- Andrew Hammond: President Barack Obama will make economic inequality a priority
- Pope Francis has criticized modern society's "idolatry of money," he writes
- Hammond: The White House announced the president will travel to the Vatican in March
- The visit is a sign Obama recognizes the momentum behind this issue, he says
Pope Francis has made clear that "wealth and income inequality is a moral issue" that needs addressing as a priority. Expect President Barack Obama to address that theme strongly during his State of the Union address Tuesday -- but for very different political reasons.
Barack Obama will make economic inequality central to his 2014 agenda in his State of the Union address on Tuesday night. The president's speech will be watched intensely not just in the United States, but right across the world.
This is because, right now, inequality is a very salient issue internationally. And, interestingly, it is not just politicians, but also other prominent figures (including, most notably, Pope Francis) who are championing this agenda.
Less than a year into his papacy, Francis has already criticized what he sees as modern society's "idolatry of money." He has clearly stated that "wealth and income inequality is a moral issue" that needs addressing as a priority.
And in a sign that Obama recognizes the growing international momentum behind this issue, the White House last week announced that the president will travel to the Vatican in late March. The talks will center around the "shared commitment [of the Pope and President] to fighting global poverty and growing inequality."
Obama's State of the Union address, and his March meeting with the Pope, will not just bring global attention to this agenda. It will also encourage campaigning on similar themes by politicians around the world, especially from the left of center.
To date, mainstream left parties in many countries have failed to capitalize electorally, particularly in Europe, on the last few years of economic downturn that has been the most acute period of crisis since at least the 1930s. But, the fortunes of the center left could yet be on the turn.
In Europe, for instance, UK Labour Party Leader Ed Miliband hopes to win office next year on a platform of voter discontent in the country over stagnant living standards.
Meanwhile, Canada's Liberal Party leader Justin Trudeau is championing a narrative of the struggling middle class in advance of the 2015 ballot in that country. And, in New Zealand, Labour Party Leader David Cunliffe hopes to seize power by exploiting economic inequality issues in an election expected this year.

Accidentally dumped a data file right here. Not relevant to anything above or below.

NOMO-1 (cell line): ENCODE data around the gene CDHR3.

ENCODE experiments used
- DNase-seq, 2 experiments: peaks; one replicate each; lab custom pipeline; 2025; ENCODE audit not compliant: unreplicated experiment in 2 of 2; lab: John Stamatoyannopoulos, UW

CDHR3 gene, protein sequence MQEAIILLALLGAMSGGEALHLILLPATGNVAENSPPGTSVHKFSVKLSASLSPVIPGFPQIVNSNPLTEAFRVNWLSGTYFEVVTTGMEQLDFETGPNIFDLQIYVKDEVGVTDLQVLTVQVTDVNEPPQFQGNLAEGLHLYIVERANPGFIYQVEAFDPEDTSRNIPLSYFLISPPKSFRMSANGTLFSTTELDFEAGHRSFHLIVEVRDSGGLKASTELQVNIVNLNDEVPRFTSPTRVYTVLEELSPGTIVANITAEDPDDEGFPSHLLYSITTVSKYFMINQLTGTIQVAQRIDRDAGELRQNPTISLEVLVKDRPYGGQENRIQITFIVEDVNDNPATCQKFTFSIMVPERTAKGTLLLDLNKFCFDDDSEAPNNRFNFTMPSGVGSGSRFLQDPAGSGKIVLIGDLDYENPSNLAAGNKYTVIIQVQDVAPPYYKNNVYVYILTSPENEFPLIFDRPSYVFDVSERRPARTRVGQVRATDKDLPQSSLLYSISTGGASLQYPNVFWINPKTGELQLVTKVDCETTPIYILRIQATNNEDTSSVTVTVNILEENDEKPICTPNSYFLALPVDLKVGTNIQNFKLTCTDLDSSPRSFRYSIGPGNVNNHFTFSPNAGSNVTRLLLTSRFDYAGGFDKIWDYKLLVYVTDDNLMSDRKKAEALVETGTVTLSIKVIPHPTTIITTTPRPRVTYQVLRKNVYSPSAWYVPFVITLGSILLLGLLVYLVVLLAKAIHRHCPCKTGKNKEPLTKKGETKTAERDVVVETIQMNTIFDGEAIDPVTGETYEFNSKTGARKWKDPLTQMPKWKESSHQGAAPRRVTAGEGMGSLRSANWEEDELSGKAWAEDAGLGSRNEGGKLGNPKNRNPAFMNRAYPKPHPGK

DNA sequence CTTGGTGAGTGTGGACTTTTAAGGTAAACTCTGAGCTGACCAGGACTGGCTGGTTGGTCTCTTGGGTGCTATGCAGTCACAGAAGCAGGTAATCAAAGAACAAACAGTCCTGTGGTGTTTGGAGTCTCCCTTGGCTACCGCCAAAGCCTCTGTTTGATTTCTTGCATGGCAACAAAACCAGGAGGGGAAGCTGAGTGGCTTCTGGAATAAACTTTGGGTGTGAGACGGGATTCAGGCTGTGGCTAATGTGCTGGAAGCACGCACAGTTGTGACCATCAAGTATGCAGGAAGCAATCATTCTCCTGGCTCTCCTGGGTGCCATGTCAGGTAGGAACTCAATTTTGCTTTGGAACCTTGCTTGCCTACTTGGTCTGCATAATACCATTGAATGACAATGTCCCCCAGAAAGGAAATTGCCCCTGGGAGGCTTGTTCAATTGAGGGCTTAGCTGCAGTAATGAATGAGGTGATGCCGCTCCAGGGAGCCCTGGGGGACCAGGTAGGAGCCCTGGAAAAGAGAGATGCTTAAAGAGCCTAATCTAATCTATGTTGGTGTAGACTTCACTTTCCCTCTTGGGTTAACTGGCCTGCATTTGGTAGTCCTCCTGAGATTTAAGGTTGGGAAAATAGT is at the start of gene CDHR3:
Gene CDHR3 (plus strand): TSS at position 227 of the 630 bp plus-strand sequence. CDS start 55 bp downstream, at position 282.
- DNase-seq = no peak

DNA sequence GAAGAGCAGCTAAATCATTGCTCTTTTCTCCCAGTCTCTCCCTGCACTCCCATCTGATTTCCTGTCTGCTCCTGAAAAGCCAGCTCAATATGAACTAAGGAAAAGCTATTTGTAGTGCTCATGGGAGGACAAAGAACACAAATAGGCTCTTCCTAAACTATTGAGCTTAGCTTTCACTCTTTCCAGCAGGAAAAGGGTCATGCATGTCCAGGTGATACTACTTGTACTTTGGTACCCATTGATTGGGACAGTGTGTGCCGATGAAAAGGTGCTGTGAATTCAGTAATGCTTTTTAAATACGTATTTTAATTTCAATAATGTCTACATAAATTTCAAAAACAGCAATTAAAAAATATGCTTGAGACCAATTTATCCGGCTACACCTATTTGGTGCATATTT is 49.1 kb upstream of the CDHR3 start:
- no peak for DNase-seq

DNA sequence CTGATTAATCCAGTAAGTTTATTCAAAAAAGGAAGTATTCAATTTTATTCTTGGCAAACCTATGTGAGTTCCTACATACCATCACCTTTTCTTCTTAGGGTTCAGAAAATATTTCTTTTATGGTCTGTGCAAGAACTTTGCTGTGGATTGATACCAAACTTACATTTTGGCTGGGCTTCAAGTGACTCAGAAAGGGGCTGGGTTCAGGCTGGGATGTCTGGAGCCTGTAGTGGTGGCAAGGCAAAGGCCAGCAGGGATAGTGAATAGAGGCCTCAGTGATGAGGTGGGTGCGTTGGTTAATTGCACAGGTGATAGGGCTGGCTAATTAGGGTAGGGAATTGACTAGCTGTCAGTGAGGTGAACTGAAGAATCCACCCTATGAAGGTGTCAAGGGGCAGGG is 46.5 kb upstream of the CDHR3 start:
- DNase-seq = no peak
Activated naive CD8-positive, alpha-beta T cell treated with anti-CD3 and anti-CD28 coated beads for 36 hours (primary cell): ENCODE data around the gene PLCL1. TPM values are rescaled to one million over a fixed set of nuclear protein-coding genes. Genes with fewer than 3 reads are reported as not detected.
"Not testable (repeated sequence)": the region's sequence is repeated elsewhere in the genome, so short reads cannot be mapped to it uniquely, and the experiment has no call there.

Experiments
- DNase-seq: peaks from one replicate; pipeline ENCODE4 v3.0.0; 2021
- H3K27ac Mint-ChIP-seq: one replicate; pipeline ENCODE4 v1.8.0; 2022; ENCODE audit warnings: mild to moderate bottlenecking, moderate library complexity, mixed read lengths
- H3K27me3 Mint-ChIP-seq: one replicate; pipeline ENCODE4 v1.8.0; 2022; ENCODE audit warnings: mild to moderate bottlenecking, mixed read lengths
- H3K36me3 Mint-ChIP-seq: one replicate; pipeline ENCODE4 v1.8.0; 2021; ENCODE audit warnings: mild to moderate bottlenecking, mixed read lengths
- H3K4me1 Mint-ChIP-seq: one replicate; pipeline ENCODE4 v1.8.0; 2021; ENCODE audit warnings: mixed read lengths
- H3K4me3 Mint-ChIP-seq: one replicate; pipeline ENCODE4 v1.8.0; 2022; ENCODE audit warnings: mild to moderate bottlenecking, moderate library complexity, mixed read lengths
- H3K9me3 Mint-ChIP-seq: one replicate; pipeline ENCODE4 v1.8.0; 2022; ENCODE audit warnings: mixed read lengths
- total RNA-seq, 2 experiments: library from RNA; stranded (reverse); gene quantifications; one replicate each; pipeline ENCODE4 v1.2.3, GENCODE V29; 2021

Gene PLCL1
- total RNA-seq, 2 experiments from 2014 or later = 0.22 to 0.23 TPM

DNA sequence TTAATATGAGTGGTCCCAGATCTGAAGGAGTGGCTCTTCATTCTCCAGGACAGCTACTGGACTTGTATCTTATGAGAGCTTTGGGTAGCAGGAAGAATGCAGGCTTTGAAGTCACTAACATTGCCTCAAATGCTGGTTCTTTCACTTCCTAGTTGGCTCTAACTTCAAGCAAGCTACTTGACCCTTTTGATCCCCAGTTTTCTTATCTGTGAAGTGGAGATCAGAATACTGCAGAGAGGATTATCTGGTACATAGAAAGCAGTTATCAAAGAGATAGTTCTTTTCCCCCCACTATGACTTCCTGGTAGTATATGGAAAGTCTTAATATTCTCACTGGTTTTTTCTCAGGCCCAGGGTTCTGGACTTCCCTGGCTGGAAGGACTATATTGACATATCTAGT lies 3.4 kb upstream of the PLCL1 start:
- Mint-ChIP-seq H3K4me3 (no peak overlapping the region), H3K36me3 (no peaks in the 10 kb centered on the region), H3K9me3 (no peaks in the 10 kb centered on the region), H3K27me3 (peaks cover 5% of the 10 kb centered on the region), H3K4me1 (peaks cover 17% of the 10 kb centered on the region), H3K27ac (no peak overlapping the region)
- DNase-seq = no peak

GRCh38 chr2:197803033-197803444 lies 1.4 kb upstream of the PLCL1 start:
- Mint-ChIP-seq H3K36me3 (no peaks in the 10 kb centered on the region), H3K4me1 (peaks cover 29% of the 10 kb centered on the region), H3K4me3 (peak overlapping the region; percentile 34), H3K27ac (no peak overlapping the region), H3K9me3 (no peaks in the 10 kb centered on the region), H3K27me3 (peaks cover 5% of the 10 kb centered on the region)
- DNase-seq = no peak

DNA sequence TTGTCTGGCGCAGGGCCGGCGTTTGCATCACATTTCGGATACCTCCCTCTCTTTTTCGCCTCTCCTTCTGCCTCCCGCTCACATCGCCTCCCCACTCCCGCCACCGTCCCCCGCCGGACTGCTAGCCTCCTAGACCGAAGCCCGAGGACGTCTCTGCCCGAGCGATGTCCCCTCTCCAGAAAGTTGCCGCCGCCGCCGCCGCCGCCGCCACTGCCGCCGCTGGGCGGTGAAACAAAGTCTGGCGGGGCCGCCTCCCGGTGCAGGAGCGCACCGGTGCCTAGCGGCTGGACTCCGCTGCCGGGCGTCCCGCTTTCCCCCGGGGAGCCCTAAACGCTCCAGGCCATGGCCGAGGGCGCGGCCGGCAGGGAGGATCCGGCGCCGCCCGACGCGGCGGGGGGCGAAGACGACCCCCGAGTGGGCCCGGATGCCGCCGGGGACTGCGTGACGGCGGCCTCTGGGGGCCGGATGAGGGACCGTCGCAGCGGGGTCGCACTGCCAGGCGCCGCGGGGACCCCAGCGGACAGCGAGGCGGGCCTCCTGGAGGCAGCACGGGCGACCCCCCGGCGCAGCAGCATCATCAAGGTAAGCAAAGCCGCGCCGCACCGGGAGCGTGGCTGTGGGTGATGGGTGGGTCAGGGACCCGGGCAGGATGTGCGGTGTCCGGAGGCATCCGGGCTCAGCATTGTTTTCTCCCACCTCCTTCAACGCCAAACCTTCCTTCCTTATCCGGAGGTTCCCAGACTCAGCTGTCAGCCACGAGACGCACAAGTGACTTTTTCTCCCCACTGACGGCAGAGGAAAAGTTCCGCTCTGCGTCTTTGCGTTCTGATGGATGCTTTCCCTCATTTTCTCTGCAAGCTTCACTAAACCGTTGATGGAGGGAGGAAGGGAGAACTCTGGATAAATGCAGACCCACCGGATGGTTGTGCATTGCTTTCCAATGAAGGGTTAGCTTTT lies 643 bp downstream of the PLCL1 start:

Meanwhile, in the United States, the White House calculates that a core economic fairness agenda has the potential to reboot Obama's flailing second term of office, and prove a winning national theme for the Democratic Party in November's mid-term congressional elections.
To this end, Obama plans to use his address to build popular support, and also press for specific proposals to address income inequality, including extending jobless-benefits, and expanding the federal minimum wage to at least $10.
Professor Johannes Lindvall's fascinating research on the political consequences of the Great Depression, and the post 2008/09 Great Recession, is potentially illuminating about the left of center's political prospects in coming years.
He has shown that the electoral implications of both of these defining historical moments were similar to begin with: conservative parties generally performed stronger in ballots than the mainstream left soon after both economic crises began.
As Lindvall asserts, this could be potentially explained, in part, by the fact that the initial trauma of both the Great Depression and Great Recession were widely perceived as so significant that many middle class voters cast their lot in with conservative parties which were seen as better able to tackle the crisis.
In the two years after 2008/09 alone, for instance, center-left parties lost ground, or were jolted by significant electoral losses in countries in Asia-Pacific (Australia and New Zealand), to Europe (Czech Republic, Finland, Germany, the Netherlands, Sweden, the United Kingdom) and North America (in the 2010 U.S. mid-term elections).
What is potentially even more interesting, however, is that Lindvall found that once the Great Depression was no longer seen by voters as a major continuing threat, the political pendulum tended to swing back toward parties of the center left.
Of course, it is by no means certain that history will repeat itself. Lindvall, for instance, notes that politicians of the mainstream left today have less new agenda setting ideas and policy options than in the 1930s when an era of expansionary fiscal policies and welfare programmes blossomed.
Nonetheless, the longer the legacy of the 2008/09 crisis continues to bite, from higher youth unemployment to stagnant living standards, the greater the opportunities could be for the centre left to benefit.
Now as in the 1930s, economic hardship is being felt in many countries not just by the poor, but also the middle classes. And, it is this discontent that left-of-center politicians, including Obama, Miliband, Trudeau, and Cunliffe, are seeking to tap into.